Old games also had more distilled gameplay, often focused around one or two gameplay mechanics. That purity often helped make the entire design more elegant. Nowadays games often have a lot of stuff in them, but they don’t always feel like they’re complementary, it’s just that players expectations for the amount of content has grown tremendously. I think it often weakens the experience, I would rather have a few unique and memorable items than a billion forgettable ones.

Review Fix: What’s your favorite memory as a gamer?

Giguere: When I was 8, I rented Mega Man 2 for NES during the summer, and played through it leading up to the final boss. Once I got the boss within one hit, I paused the game and waited a few hours for my dad to come home from work to show him the ending of the game. I believe it was the first game I managed to complete, so I was really proud.

Incidentally, my dad isn’t much of a gamer, but he did manage to complete some pretty tough games, including Bionic Commando for the NES.

Review Fix:
How does this game disrupt the video game landscape?

Giguere: In order to provide the right level of meaningful choices for the players, I’m evolving a lot of the tropes which have become common in the industry. Even though there’s the underlying conflict of a corporation against a hacktivist group, there’s no actual “good vs evil” in the game. Every character has their own beliefs and do what they think is right, and they react to you when they disagree with your choices. As such, there’s no morality meter, but individual people will change their opinions of you depending on how you act, which will open up different paths and close others down.

People really are at the heart of the game, whether it be your boss in the company, your brother who is taking care of your sick mother, the leader of the hacktivist group or the customers themselves, or the Indian tech support who needs your help. When players finish the game, I want players to wonder how their relationship with these characters could have been different if they had made different choices, and how it would have impacted the game. There are multiple endings, so players are encouraged to explore to find them.

Review Fix: Who will enjoy this game the most?

Giguere: Players who enjoy exploring and discovering new things about the game. Tech Support is all about the choices that the players make, they can be mean to customers and blackmail them, or they can be nice and get their gratitude. They can climb the ranks of the corporation they work for, or fight them by joining a hacktivist group.

I’m approaching Tech Support as a sandbox in the purest sense. While the game does provide goals for the players, like completing various tech support tickets, they still retain a lot of control, especially since they can hack their own system to enable features early in the game which should only be accessible later. It makes for a lot of replayability when you can get completely different outcomes leading to different endings.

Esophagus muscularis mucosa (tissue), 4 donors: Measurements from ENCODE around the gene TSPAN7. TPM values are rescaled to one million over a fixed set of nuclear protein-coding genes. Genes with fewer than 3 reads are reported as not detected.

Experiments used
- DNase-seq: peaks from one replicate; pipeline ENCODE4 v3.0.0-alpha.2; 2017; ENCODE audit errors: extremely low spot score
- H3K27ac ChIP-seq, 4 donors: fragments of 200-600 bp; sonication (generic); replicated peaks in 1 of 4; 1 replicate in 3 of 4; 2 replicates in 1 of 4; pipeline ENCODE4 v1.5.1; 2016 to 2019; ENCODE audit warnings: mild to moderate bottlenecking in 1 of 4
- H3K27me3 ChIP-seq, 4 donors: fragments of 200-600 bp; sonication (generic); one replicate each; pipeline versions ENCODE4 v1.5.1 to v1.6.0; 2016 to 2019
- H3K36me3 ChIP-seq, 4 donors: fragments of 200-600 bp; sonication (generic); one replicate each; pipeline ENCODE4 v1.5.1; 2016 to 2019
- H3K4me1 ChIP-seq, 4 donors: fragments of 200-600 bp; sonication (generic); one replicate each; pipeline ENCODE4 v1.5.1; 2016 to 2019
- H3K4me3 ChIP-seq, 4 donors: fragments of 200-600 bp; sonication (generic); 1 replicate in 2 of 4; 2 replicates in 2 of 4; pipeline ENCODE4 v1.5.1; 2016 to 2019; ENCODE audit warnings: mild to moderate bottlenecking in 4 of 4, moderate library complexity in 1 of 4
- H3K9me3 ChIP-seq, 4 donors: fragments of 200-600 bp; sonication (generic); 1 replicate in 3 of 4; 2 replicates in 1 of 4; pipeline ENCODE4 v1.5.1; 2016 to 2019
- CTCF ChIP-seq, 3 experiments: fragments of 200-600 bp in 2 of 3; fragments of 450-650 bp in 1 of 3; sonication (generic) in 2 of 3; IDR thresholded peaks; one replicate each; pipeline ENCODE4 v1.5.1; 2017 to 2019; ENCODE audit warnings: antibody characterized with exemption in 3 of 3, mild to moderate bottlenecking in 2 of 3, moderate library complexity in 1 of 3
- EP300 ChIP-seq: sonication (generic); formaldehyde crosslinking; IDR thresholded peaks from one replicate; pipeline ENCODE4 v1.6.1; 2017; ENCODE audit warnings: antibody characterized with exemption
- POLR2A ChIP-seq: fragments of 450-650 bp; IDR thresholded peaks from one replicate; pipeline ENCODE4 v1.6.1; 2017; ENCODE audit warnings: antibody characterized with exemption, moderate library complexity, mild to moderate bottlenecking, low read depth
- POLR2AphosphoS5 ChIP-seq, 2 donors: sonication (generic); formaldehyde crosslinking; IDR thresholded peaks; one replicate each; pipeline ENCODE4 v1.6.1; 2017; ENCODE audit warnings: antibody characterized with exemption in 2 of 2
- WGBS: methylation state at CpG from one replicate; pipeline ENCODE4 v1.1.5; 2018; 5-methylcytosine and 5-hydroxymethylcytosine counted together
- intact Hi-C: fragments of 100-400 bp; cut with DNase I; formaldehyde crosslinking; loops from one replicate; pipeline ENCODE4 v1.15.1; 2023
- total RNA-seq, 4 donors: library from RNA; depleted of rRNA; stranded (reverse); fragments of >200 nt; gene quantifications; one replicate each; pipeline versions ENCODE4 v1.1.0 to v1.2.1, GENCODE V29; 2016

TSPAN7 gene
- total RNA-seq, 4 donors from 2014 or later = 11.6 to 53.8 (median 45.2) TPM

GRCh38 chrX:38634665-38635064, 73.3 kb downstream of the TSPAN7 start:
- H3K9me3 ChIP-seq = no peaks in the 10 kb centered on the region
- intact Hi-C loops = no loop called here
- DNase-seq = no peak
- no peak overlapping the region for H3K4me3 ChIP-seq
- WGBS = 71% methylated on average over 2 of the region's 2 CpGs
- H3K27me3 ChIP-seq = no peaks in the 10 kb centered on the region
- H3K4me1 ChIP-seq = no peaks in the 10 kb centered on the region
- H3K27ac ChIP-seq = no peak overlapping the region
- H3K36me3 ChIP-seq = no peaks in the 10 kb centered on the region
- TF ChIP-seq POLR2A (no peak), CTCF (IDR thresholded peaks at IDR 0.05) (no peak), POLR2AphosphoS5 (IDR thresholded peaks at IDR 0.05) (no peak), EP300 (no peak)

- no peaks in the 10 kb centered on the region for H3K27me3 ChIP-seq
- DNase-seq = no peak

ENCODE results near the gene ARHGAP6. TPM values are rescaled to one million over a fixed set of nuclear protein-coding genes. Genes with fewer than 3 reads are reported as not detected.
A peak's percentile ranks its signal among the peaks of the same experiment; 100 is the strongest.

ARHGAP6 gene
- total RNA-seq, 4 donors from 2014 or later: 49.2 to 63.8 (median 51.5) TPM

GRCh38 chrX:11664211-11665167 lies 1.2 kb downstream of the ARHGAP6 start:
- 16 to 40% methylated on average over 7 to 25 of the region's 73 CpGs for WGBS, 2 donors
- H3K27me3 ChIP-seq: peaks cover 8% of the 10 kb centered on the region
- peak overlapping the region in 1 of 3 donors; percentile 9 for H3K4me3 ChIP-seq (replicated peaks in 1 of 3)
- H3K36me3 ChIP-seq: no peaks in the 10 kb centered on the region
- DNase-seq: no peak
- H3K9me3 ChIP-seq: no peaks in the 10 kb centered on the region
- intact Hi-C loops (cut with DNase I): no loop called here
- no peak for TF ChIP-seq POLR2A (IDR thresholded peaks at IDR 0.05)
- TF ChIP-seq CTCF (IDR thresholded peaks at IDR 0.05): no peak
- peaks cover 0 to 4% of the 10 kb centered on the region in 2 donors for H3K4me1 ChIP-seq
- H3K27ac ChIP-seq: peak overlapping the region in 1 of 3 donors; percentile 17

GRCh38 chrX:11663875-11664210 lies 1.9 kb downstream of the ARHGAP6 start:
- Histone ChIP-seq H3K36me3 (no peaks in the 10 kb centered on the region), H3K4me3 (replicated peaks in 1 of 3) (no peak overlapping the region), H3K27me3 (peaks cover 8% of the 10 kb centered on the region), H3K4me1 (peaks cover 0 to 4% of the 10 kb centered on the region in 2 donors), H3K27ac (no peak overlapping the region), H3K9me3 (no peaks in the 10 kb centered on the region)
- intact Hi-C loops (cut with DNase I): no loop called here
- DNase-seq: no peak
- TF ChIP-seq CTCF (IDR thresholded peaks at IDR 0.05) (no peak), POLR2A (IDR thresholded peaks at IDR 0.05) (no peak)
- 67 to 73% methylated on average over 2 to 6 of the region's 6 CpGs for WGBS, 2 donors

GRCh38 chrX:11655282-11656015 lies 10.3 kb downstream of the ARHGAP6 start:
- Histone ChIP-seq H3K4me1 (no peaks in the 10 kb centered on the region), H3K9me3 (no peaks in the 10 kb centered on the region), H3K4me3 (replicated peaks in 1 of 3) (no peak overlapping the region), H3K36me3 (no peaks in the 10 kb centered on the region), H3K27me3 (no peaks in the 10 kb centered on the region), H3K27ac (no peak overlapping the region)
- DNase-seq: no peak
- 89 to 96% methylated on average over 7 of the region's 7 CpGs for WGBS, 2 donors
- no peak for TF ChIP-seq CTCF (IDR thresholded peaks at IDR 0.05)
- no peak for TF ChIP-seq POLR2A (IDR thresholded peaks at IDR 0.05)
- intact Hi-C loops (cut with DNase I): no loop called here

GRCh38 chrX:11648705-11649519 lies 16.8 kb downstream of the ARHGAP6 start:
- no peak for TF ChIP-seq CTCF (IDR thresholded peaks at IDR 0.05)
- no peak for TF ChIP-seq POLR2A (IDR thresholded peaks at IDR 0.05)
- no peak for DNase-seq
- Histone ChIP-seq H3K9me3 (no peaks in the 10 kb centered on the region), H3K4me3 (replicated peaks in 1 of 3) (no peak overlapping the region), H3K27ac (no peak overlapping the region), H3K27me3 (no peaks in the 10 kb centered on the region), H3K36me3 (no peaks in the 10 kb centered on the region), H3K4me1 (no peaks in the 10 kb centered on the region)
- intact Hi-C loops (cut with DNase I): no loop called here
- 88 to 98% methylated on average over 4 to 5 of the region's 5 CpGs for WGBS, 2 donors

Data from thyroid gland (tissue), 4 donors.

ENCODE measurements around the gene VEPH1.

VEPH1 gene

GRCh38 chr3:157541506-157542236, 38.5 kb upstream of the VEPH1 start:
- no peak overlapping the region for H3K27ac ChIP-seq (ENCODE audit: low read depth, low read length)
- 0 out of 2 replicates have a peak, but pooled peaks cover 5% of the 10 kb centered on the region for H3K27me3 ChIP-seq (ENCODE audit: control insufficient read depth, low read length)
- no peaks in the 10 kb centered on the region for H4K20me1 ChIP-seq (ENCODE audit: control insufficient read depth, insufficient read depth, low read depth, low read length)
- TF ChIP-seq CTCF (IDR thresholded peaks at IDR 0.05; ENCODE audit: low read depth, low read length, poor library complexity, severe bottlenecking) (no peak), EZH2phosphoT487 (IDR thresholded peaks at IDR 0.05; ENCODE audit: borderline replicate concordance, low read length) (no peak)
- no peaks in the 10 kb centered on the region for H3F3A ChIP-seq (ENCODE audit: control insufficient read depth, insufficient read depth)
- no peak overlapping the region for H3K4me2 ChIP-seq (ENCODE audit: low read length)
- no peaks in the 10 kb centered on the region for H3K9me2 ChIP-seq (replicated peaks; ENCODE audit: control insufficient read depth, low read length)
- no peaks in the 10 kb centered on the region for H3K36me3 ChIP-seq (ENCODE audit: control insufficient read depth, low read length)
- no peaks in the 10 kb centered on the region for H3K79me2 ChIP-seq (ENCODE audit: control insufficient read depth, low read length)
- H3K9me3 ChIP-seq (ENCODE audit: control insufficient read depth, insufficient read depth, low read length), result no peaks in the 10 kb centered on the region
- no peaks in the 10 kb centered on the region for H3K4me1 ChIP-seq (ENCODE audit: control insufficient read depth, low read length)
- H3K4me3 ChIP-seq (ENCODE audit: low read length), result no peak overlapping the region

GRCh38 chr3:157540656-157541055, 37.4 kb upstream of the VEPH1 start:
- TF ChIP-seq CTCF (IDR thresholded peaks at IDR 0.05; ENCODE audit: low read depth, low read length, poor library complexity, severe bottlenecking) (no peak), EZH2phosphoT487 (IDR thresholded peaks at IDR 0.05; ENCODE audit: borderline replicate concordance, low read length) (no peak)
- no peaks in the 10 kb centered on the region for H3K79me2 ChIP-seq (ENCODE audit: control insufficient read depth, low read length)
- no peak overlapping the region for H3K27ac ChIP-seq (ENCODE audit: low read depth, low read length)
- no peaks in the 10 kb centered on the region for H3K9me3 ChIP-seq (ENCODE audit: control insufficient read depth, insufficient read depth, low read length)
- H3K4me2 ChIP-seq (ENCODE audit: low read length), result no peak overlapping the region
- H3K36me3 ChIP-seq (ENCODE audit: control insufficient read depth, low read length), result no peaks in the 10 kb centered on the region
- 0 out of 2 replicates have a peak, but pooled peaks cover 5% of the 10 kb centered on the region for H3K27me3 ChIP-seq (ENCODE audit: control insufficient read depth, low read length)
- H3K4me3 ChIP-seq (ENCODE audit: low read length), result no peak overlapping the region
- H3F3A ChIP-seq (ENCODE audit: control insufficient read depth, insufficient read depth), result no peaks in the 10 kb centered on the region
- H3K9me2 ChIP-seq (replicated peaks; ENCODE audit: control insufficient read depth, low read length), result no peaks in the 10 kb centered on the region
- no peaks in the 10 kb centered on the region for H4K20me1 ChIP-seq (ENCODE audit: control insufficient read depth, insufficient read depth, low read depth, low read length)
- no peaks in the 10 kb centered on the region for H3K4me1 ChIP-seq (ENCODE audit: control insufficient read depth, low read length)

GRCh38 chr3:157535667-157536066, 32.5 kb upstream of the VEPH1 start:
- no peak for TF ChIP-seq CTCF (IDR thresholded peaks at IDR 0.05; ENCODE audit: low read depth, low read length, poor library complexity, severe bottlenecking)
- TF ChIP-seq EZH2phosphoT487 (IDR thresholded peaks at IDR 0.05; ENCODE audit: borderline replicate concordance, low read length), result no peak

Review Fix:
What’s next?

Giguere: Since Tech Support is still in pre-alpha, there’s still a lot more to do. I’m always improving the dialogue system and adding new options for the players to express themselves. I’m also tweaking the gameplay to put make the game more active. Making game can be just as much of a discovery process than playing them. As new functionalities are added, we start understanding which aspects of the game work best together and can adapt the design to put more focus on those.

When I started development, I thought Tech Support would be about accomplishing a lot of tasks in different ways, but instead it became all about conversations with people and discovering more about them, sometimes by hacking their phone. I’m sure the game will continue to surprise me until the very end, it’s built to create these situations.

When you listen to what the game wants to be, that’s when it can really shine.

Review Fix: Anything else you’d like to add?

Giguere: For readers curious about the development process, I encourage them to join my Twitch stream at I stream game development 6 days a week so there’s always an opportunity to join in, see a bit more of Tech Support and ask questions if you like.

I also encourage you to check out my BrightLocker page at I post updates to the game as they happen, and players can even get a copy of Tech Support for free as well as my other games when they register. They can also wishlist on Steam at


About Patrick Hickey Jr. 13074 Articles
Patrick Hickey Jr. is the Founder, Editor-in-Chief, Master Jedi and Grand Pooh-bah of and is the author of the book, "The Minds Behind the Games: Interviews with Cult and Classic Video Game Developers," from leading academic and non-fiction publisher McFarland and Company. He is currently the Assistant Director of the Journalism Program at Kingsborough Community College and is a former News Editor at NBC Local Integrated Media and a National Video Games Writer at the late He has also had articles and photos published in The New York Times, The New York Daily News, Complex and The Syracuse Post-Standard. Love him. Read him.